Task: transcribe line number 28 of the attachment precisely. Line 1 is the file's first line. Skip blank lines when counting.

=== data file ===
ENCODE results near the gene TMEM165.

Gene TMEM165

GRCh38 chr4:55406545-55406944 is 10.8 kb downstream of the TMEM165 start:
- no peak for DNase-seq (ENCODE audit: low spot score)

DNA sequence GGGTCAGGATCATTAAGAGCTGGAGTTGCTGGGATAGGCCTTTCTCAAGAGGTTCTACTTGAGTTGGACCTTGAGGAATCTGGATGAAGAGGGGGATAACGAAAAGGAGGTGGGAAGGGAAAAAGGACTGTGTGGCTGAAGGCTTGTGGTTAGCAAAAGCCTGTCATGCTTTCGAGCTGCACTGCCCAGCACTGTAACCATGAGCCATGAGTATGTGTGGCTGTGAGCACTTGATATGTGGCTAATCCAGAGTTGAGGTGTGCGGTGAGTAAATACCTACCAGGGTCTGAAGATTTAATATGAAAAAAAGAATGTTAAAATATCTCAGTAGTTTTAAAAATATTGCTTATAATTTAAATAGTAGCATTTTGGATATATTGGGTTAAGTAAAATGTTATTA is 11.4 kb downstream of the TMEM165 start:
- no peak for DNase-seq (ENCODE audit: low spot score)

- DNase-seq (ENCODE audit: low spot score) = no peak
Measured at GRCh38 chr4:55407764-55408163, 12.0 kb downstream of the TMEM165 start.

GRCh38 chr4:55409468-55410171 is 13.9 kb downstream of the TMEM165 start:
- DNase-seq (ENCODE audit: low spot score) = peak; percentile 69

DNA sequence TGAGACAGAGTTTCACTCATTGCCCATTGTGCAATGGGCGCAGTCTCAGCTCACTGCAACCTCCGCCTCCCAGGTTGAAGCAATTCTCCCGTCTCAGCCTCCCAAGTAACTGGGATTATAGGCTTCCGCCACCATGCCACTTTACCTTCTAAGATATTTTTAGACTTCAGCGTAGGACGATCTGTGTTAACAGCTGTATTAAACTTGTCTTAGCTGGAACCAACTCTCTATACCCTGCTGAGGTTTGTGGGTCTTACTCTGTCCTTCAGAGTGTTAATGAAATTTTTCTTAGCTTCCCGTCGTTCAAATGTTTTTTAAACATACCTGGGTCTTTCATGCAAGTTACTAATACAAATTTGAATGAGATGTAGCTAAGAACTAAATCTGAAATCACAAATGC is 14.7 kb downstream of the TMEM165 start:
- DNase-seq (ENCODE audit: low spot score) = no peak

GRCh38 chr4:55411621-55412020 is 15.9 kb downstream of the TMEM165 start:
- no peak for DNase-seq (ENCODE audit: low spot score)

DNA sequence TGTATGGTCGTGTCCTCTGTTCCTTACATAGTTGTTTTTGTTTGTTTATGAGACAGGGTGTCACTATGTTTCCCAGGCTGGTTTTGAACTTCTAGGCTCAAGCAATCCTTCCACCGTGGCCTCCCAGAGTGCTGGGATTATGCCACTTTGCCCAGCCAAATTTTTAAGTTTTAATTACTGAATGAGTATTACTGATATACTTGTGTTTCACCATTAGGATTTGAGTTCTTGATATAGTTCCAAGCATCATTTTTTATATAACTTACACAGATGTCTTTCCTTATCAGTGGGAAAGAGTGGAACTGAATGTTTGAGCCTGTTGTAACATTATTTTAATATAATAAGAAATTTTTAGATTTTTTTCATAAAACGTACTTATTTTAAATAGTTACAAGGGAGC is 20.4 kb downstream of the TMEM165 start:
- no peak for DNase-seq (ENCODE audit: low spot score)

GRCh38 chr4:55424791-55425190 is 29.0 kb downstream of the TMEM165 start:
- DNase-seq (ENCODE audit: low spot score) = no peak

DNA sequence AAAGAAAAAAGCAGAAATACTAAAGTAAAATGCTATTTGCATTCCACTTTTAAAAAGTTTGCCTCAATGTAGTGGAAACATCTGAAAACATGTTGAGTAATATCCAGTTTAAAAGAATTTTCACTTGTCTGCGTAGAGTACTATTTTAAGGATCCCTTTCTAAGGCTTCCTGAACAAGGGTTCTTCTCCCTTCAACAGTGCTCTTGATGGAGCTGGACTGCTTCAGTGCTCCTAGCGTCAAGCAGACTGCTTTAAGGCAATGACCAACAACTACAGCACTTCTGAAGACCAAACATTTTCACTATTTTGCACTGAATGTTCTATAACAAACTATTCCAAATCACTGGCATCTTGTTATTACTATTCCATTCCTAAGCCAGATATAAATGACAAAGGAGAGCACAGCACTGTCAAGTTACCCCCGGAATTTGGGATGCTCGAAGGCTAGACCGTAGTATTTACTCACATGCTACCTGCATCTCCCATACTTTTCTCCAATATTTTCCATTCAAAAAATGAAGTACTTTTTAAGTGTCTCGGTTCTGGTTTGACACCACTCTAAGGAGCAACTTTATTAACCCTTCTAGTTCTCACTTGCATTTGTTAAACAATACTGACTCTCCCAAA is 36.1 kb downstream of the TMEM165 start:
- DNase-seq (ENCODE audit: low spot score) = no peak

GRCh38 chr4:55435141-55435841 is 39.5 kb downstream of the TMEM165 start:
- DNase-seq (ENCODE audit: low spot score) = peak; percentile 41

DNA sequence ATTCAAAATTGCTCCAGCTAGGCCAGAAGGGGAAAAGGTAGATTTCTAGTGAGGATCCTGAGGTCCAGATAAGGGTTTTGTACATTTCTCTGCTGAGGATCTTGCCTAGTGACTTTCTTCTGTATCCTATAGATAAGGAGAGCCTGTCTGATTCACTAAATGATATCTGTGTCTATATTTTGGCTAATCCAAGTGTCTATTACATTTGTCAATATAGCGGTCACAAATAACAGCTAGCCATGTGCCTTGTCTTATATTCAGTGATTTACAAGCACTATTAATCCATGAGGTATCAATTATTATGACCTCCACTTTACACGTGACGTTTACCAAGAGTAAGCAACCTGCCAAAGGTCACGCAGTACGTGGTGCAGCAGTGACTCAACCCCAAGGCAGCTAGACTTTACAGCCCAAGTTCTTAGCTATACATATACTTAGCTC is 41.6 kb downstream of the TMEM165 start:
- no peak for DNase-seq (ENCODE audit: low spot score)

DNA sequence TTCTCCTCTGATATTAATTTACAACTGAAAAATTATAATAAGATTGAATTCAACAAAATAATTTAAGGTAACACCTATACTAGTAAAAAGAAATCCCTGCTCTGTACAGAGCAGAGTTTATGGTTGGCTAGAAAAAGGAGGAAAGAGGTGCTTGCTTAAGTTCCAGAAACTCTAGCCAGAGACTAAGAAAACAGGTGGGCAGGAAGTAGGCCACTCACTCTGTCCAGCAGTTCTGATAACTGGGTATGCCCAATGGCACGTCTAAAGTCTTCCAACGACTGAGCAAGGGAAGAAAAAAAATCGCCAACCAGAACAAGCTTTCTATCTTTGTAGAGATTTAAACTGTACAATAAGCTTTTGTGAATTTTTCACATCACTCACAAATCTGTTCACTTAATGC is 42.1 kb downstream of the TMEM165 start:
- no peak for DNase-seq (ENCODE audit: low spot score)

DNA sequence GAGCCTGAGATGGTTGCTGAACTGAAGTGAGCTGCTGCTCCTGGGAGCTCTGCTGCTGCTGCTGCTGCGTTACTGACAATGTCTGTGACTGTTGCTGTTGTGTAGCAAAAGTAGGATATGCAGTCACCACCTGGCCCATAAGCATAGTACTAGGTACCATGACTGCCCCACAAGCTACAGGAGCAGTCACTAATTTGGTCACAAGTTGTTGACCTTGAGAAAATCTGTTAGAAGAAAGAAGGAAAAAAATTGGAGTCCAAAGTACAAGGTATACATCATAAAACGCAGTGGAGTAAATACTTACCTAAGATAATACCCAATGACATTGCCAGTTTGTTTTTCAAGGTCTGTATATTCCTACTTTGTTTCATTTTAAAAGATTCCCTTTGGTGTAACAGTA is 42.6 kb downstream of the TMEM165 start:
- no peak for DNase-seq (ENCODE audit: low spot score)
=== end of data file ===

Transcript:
- no peak for DNase-seq (ENCODE audit: low spot score)